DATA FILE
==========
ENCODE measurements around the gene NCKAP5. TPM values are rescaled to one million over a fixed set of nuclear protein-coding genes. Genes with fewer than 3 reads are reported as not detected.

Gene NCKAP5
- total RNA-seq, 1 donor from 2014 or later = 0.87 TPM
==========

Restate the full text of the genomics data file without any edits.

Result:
ENCODE measurements around the gene NCKAP5. TPM values are rescaled to one million over a fixed set of nuclear protein-coding genes. Genes with fewer than 3 reads are reported as not detected.

Gene NCKAP5
- total RNA-seq, 1 donor from 2014 or later = 0.87 TPM